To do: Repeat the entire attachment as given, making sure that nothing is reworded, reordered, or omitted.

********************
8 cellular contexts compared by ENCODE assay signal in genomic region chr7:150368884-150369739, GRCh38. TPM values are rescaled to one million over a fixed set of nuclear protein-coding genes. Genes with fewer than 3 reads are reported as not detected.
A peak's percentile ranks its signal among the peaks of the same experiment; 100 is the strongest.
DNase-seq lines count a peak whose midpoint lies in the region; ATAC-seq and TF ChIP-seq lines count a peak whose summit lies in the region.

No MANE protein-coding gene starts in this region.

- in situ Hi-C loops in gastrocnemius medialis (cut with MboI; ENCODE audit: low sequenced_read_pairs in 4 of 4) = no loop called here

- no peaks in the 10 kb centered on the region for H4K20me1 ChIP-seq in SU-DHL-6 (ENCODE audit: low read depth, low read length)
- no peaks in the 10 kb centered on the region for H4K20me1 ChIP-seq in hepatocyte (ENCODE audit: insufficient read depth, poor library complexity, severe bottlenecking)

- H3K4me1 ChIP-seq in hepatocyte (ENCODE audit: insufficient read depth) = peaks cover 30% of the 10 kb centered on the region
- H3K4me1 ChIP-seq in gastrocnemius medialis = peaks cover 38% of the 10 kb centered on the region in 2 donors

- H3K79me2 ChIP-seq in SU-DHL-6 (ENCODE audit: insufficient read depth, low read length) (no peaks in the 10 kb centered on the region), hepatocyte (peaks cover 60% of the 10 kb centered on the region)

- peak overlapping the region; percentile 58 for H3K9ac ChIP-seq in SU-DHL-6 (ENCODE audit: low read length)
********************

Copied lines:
8 cellular contexts compared by ENCODE assay signal in genomic region chr7:150368884-150369739, GRCh38. TPM values are rescaled to one million over a fixed set of nuclear protein-coding genes. Genes with fewer than 3 reads are reported as not detected.
A peak's percentile ranks its signal among the peaks of the same experiment; 100 is the strongest.
DNase-seq lines count a peak whose midpoint lies in the region; ATAC-seq and TF ChIP-seq lines count a peak whose summit lies in the region.

No MANE protein-coding gene starts in this region.

- in situ Hi-C loops in gastrocnemius medialis (cut with MboI; ENCODE audit: low sequenced_read_pairs in 4 of 4) = no loop called here

- no peaks in the 10 kb centered on the region for H4K20me1 ChIP-seq in SU-DHL-6 (ENCODE audit: low read depth, low read length)
- no peaks in the 10 kb centered on the region for H4K20me1 ChIP-seq in hepatocyte (ENCODE audit: insufficient read depth, poor library complexity, severe bottlenecking)

- H3K4me1 ChIP-seq in hepatocyte (ENCODE audit: insufficient read depth) = peaks cover 30% of the 10 kb centered on the region
- H3K4me1 ChIP-seq in gastrocnemius medialis = peaks cover 38% of the 10 kb centered on the region in 2 donors

- H3K79me2 ChIP-seq in SU-DHL-6 (ENCODE audit: insufficient read depth, low read length) (no peaks in the 10 kb centered on the region), hepatocyte (peaks cover 60% of the 10 kb centered on the region)

- peak overlapping the region; percentile 58 for H3K9ac ChIP-seq in SU-DHL-6 (ENCODE audit: low read length)